So the first Atom Publishing Protocol Interop meeting took place over the past two days. The event was hosted by Google, and I'd like to extend a big Thank You to DeWitt and the rest of the Googlers for hosting this event. The food and facilities were great, though it appears 20 guests in a single room seemed to tromp the guest wi-fi network.

It was great to meet so many people face to face after all this time. See Tim's post for a good set of pictures, plus write-ups from Keith Fahlgren, Dave Johnson, Joe Cheng, James Snell, and John Panzer. Hat tip to John, with Sam Ruby not able to make it, he and I were the only two people from the original Atom meeting almost four years ago.

Down to interop. The executive summary: It's all good.

The slightly longer summary:

We had interop a majority of the time. The fact that at the very first interop meeting you could pick any two implementations at random and have a good chance that they'd work together is fantastic.

Here is the interop grid, with checkmarks where we had interop between a client and a server. Note that there are notes in the grid for both successful and unsuccessful pairings. With 14 serves and 9 clients it just wasn't going to be possible to fill in all 126 combinations in two days. That fact that we had that many servers and clients before even getting an RFC number is very encouraging.

While we did have some cases where we didn't achieve interop, the best news is that none of the problems was due to an ambiguity in the spec.

There were several areas that were consistent sticking points.

Authentication
There was a much wider variety of authentication schemes than most people expected. I'll correct James here and point out that the APP Test Client is built on httplib2, which supported all the authentication mechanisms there, including WSSE.
Relative URIs
My server implementation was considered "evil" by some since I used relative URIs everywhere I could. The "evil" was all in joking and I have to agree with Tim about the attitude in the room. We had a general discussion about relative URIs and xml:base and everyone who didn't support them went on to add support right there in the room, or to put it on their to-do list.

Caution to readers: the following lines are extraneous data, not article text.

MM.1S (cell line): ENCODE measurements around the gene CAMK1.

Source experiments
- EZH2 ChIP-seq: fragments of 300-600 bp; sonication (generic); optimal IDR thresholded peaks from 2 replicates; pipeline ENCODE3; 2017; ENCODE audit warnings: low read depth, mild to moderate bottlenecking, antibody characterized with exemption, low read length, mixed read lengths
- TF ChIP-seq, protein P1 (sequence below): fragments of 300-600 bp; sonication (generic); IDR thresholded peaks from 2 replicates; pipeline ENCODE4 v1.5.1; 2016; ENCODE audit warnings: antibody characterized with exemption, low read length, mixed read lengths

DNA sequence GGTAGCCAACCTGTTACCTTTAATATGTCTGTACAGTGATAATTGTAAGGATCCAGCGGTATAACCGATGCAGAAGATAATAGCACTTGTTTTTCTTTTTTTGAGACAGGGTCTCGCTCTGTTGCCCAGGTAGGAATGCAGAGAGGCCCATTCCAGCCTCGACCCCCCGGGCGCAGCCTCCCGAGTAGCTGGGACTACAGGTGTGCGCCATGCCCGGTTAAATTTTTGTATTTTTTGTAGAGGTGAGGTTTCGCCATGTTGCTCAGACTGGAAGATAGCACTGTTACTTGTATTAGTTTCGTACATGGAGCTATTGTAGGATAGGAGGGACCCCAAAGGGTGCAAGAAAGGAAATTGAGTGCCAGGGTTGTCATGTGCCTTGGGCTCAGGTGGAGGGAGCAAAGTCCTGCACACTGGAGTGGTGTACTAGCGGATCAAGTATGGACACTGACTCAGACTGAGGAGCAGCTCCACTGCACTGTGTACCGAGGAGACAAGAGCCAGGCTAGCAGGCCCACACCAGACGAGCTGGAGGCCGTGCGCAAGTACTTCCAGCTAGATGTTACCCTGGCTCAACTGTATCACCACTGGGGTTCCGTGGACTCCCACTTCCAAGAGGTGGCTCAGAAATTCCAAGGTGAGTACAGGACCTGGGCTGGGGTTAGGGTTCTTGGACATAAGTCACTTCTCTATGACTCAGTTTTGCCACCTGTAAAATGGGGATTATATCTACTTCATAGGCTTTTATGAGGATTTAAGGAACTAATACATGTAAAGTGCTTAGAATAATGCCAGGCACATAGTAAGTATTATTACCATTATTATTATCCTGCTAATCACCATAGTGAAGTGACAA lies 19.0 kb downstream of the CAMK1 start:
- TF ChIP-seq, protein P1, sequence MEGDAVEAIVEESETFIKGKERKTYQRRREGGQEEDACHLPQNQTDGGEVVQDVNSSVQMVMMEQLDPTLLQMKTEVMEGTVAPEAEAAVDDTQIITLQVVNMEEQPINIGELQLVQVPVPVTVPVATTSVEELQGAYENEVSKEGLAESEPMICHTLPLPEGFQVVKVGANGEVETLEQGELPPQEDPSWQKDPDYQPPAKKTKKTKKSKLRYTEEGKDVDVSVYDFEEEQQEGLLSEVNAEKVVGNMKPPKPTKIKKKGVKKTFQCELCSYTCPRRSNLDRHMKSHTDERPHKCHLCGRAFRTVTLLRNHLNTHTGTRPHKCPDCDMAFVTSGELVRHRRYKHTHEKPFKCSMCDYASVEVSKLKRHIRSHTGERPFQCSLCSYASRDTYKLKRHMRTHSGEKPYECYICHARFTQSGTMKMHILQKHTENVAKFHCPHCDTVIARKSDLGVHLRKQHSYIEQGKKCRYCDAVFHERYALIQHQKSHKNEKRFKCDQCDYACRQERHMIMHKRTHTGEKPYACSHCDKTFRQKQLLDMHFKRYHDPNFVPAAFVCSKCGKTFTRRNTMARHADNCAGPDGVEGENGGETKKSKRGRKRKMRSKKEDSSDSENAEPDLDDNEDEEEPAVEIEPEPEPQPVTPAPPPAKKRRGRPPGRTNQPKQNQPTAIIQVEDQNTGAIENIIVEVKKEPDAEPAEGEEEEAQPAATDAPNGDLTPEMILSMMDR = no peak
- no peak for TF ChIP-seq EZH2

Semicolons, who knew?
The semicolon I added to my service document URI was not intended in anyway to be "evil", but it caused at least one client to fail "spectacularly", to quote that clients author.
XHTML
My APP Test Client can send summary and content as XHTML, which caused problems for two servers that I know of, with one of them dropping all the markup while preserving the text. Back to the attitude, this was logged as a bug, and it will be fixed.

In all, the meeting was incredibly useful and productive and everyone agreed that we should have these face to face sessions every six months to a year, and that we should also have "virtual" interop sessions once a month. Thankfully DeWitt volunteered to herd those cats.

What next?

This was a question I got alot; "After APP gets an RFC number, what comes next?"

Part of the answer is logistical and it was great to have Lisa Dusseault there to answer those questions. The WG will cease, but the mailing list will continue to operate. Extensions can be brought forward as individual submissions and discussed on the list before asking the IETF to raise them to Informational, Experimental, or Proposed Standard. As for the future of APP itself I see useful work going forward on:

Extensions
I think there are a bunch of useful ones that could be added, such as a standard way to link from an OpenSearch document from a service document. Navigating around a small collection via paging is okay, but when you get to collections with members in the thousands or millions, search is going to be primary means of navigating the collection, and OpenSearch is the drop dead obvious way to do that.
Profiles
now there seem to be two schools of thought on this, either a profile for a 'workspace', i.e. these collections represent a blog, or a more focused profile for collections, i.e. this is a blog entry collection, this is a collection for links, this is 'trash', etc.
Relationships
Also there was a lot of interest in links among collections, i.e. entry 'A' has a link to collection 'B', where 'B' is a collection of all the comments on entry 'A'.

All in all it was a great meeting and I look forward to the next one.